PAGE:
Does probiotic intervention induce the serum global lipid profile change?Published On: Thu, Sep 18th, 2008 | The Omics World | By BioNews
The new global metabolic profiling techniques, like lipidomics as a branch of metabolomics, have made it possible to measure large numbers of different metabolites, and are currently being applied to increase our understanding of the health and disease continuum.
A Finland research group investigated the effect of a three weeks intervention of a probiotic LGG intervention on serum global lipidomics profiles in healthy adults. This will be published on 28 May 2008, in the World Journal of Gastroenterology. The result showed that there were decreases in the levels of lysophosphatidylcholines (LysoGPCho), sphingomyelins (SM) and several glycerophosphatidylcholines (GPCho), and increases in triacylglycerols (TAG) in the probiotic LGG group. These changes may contribute, for example, to the metabolic events behind the beneficial effects of LGG on gut barrier function seen in previous studies.
This study, done in collaboration with research groups of Associate Professor Riitta Korpela and Professor Matej Oreši?, was the first to characterise the effect of probiotics on global lipidomics profiles. There were indications that probiotic LGG intervention may lead to changes in global lipidomics profiles reflected in decreased LysoGPCho and SM, mainly decreased GPCho and mainly elevated TAG. In addition, among the inflammatory variables, IL-6 was moderately associated by changes in global lipidomics profiles, while there was only a weak association between the lipidomics profiles and the two other inflammatory markers, TNF-?and CRP.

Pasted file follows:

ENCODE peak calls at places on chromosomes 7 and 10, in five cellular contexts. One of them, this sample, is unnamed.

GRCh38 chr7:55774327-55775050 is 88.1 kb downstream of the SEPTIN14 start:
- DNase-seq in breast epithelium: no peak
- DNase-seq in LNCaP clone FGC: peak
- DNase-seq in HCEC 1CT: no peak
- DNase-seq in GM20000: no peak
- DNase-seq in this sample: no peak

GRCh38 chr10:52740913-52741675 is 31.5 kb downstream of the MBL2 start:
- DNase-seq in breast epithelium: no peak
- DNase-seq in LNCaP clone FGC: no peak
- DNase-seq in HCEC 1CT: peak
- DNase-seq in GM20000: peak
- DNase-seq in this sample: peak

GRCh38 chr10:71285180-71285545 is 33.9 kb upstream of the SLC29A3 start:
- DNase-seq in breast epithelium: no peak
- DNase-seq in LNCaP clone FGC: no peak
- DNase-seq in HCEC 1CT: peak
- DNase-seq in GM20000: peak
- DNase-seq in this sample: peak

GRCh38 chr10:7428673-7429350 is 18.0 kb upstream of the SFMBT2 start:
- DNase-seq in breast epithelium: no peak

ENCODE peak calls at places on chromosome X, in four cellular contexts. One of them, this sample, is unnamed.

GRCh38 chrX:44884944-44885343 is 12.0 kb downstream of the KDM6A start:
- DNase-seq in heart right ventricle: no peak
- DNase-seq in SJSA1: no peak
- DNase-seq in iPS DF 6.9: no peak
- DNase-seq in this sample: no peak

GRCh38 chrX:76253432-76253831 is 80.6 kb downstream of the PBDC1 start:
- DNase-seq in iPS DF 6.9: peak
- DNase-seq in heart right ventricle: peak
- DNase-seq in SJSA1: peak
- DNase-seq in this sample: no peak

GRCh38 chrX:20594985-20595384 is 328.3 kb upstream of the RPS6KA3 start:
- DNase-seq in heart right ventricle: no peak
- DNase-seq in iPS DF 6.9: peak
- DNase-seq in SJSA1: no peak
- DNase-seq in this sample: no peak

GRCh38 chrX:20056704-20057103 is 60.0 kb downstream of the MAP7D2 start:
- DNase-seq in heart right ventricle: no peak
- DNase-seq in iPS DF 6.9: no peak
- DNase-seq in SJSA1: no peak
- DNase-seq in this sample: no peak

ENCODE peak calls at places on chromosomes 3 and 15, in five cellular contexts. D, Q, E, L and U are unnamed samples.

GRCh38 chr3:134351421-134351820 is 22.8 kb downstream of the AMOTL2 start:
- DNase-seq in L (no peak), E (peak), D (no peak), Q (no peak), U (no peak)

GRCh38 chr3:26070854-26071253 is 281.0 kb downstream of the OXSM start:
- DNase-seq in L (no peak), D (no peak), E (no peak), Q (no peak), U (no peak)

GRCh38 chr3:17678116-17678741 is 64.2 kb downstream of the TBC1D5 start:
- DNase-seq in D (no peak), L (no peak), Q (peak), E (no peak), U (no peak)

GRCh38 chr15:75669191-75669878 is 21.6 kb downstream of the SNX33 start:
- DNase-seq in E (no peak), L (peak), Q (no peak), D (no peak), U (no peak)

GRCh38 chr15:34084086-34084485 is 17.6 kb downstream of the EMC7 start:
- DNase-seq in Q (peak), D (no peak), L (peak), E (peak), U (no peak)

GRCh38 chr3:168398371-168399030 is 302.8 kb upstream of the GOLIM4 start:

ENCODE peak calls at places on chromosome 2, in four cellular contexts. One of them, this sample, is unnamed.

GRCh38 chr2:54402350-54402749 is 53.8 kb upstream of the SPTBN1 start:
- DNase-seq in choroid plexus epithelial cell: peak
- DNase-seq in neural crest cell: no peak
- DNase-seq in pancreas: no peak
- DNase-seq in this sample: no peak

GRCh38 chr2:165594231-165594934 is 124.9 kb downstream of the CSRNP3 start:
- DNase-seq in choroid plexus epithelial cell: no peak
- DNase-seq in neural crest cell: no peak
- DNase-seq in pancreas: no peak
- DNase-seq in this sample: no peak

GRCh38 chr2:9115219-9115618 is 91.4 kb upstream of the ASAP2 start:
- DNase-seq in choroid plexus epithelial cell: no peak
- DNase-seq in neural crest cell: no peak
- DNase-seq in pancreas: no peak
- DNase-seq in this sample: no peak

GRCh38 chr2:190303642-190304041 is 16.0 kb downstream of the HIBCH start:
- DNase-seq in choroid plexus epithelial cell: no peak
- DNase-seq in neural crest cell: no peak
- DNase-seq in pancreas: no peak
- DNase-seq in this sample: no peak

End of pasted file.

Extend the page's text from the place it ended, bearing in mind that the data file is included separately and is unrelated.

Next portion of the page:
The new analytical capacity of lipidomics as a branch of metabolomics can increase our understanding of lipid biology, improve the characterisation of global lipid profiles and result in the identification of previously unknown changes in lipid metabolism. Probiotics have been mostly studied in the prevention and treatment of different gastrointestinal diseases and allergy, but the action mechanisms of probiotics are poorly understood. Metabolomics may provide powerful tools for identifying new biomarkers behind the clinical effects of probiotic intervention trials and for establishing relationships between molecular profiles and other known data from the same individual.